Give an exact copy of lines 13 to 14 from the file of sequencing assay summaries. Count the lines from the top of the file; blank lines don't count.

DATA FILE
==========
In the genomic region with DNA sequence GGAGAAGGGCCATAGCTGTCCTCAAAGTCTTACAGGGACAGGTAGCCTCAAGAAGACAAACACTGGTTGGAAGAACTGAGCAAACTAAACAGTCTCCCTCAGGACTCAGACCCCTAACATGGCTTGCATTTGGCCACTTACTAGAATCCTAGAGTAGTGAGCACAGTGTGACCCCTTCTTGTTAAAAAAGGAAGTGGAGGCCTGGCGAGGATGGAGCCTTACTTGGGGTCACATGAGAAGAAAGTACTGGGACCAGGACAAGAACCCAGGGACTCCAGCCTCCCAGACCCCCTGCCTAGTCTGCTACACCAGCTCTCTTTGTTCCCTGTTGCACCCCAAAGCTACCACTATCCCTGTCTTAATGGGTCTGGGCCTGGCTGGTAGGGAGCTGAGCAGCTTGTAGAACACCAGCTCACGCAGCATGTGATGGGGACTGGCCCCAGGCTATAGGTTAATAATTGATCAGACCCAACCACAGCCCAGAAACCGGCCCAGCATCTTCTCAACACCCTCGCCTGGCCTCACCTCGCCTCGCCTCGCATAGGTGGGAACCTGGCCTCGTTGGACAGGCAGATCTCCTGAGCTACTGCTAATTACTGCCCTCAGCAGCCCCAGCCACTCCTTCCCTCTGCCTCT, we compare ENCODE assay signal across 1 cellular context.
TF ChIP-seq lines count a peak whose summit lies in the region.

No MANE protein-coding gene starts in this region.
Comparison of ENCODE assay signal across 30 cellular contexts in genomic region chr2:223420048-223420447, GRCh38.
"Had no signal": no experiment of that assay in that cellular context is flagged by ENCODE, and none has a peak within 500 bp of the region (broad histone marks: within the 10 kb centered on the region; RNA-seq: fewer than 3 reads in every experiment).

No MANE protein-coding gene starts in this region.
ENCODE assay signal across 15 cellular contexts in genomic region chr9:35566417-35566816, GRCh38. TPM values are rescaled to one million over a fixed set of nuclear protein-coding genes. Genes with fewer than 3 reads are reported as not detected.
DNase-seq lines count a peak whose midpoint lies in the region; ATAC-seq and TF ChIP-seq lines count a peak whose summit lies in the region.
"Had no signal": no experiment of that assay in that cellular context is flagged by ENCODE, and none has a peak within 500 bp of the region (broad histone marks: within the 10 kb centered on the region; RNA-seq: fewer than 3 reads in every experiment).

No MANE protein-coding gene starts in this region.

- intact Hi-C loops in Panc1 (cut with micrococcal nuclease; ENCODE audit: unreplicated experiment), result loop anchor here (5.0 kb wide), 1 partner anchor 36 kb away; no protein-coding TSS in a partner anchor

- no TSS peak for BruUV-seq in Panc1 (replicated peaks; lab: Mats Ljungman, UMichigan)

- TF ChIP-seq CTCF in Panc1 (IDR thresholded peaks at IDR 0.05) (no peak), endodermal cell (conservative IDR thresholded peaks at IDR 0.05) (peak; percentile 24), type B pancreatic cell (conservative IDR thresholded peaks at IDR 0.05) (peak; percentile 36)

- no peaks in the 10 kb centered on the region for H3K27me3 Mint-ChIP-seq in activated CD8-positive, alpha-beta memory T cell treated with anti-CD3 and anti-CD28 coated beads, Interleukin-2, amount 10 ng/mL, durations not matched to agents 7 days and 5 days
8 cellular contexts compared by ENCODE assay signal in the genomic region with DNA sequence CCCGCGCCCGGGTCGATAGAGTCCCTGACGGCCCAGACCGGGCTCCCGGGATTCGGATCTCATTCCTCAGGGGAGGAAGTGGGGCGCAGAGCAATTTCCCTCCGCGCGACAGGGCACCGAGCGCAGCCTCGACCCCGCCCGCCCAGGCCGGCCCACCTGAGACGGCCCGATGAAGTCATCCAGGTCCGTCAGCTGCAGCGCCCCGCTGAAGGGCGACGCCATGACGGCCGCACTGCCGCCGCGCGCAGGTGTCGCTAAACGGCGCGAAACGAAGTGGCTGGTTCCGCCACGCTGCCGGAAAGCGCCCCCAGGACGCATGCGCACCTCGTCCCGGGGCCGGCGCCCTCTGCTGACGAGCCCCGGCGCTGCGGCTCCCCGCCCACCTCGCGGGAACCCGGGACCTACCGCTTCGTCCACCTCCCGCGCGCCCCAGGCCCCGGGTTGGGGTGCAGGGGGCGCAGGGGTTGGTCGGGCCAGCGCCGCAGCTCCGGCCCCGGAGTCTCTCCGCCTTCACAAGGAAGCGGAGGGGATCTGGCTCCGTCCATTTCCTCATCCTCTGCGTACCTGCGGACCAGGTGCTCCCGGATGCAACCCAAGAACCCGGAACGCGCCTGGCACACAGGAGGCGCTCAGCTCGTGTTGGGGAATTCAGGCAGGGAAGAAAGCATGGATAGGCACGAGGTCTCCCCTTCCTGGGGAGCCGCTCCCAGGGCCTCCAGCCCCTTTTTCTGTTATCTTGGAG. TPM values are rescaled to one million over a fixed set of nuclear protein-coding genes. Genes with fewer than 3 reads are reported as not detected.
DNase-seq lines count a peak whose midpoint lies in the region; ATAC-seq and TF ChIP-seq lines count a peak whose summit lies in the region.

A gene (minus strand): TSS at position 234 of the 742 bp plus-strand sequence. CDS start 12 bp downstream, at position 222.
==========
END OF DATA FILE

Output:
- TF ChIP-seq CTCF in Panc1 (IDR thresholded peaks at IDR 0.05) (no peak), endodermal cell (conservative IDR thresholded peaks at IDR 0.05) (peak; percentile 24), type B pancreatic cell (conservative IDR thresholded peaks at IDR 0.05) (peak; percentile 36)

- no peaks in the 10 kb centered on the region for H3K27me3 Mint-ChIP-seq in activated CD8-positive, alpha-beta memory T cell treated with anti-CD3 and anti-CD28 coated beads, Interleukin-2, amount 10 ng/mL, durations not matched to agents 7 days and 5 days